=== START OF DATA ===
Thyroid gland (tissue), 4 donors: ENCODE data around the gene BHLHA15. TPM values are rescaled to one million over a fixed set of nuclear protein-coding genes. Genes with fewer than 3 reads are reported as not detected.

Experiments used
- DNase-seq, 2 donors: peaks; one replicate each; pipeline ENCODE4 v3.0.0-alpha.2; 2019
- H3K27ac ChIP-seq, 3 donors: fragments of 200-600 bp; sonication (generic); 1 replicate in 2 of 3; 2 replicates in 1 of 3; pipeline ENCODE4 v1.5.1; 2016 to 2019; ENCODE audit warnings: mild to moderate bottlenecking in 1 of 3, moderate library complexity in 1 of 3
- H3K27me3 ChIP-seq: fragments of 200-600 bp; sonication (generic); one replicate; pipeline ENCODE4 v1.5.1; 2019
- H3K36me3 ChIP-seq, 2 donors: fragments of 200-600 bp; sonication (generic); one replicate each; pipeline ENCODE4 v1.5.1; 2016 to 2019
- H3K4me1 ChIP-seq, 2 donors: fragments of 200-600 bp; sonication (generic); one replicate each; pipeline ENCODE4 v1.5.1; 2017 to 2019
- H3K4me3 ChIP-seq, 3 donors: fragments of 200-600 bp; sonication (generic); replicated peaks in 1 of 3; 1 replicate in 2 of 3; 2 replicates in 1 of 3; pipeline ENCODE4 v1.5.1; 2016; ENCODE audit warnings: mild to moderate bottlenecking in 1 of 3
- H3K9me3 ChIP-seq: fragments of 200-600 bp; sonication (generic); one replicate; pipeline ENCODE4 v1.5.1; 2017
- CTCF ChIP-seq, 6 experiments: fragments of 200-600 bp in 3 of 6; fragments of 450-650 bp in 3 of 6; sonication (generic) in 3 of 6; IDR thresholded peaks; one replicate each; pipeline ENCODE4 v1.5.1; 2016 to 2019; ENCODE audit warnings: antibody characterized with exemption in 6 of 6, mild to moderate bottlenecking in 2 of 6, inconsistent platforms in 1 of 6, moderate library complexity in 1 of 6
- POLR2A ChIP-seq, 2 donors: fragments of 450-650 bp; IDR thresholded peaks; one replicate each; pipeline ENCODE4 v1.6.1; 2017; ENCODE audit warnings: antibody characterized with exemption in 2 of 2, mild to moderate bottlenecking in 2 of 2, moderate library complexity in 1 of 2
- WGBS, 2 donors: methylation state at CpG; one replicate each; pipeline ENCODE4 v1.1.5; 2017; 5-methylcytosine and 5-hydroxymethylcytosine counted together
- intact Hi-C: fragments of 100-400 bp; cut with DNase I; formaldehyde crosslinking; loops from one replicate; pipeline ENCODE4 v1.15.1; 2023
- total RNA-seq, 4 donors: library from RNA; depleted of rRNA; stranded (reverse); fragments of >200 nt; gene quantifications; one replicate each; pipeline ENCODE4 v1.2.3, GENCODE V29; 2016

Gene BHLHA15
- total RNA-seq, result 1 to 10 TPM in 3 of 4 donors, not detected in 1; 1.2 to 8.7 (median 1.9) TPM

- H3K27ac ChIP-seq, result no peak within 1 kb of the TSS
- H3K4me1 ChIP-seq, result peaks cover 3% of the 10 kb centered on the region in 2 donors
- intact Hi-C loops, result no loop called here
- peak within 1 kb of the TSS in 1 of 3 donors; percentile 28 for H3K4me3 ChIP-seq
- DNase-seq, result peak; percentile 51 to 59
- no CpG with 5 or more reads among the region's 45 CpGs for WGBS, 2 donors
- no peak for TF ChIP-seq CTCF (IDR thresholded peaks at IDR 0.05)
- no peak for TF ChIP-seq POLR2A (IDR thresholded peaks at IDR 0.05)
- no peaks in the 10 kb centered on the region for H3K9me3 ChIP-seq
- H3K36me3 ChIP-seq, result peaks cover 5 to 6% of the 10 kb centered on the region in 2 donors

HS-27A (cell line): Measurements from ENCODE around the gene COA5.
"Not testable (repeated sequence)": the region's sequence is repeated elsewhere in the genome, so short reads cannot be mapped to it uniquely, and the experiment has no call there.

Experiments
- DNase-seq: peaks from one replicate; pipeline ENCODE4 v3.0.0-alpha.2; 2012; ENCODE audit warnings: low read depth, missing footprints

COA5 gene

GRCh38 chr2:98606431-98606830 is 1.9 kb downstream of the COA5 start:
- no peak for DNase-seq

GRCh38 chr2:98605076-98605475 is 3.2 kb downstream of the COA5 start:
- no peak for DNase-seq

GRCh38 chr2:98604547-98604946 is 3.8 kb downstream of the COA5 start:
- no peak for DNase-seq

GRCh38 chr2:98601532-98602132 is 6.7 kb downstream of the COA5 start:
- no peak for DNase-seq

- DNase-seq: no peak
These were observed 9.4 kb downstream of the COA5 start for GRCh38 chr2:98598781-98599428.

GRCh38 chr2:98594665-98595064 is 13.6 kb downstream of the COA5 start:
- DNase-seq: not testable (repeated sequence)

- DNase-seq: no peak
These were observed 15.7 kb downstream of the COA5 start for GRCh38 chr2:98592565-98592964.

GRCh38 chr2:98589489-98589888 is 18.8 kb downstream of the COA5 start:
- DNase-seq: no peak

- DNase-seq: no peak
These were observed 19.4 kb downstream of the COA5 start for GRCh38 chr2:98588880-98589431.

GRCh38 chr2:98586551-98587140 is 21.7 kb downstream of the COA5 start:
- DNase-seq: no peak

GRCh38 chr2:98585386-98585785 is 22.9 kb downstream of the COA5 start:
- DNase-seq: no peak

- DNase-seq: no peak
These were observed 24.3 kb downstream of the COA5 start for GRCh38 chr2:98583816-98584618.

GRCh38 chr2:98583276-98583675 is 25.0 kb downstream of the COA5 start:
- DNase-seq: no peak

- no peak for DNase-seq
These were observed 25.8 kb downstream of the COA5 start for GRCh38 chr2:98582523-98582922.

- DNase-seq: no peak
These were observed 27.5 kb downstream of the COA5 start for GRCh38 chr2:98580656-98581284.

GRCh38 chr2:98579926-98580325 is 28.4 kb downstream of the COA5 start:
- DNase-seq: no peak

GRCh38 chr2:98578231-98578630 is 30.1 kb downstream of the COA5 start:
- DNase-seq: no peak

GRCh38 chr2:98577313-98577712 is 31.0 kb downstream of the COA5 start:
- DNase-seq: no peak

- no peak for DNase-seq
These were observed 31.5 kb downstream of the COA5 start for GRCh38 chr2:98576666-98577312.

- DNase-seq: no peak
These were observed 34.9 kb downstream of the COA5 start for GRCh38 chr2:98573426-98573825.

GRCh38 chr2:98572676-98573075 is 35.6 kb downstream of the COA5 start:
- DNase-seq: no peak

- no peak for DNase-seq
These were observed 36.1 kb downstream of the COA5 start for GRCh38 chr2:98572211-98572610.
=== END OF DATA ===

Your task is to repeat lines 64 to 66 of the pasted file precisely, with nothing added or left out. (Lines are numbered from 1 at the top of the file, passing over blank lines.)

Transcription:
GRCh38 chr2:98578231-98578630 is 30.1 kb downstream of the COA5 start:
- DNase-seq: no peak

GRCh38 chr2:98577313-98577712 is 31.0 kb downstream of the COA5 start: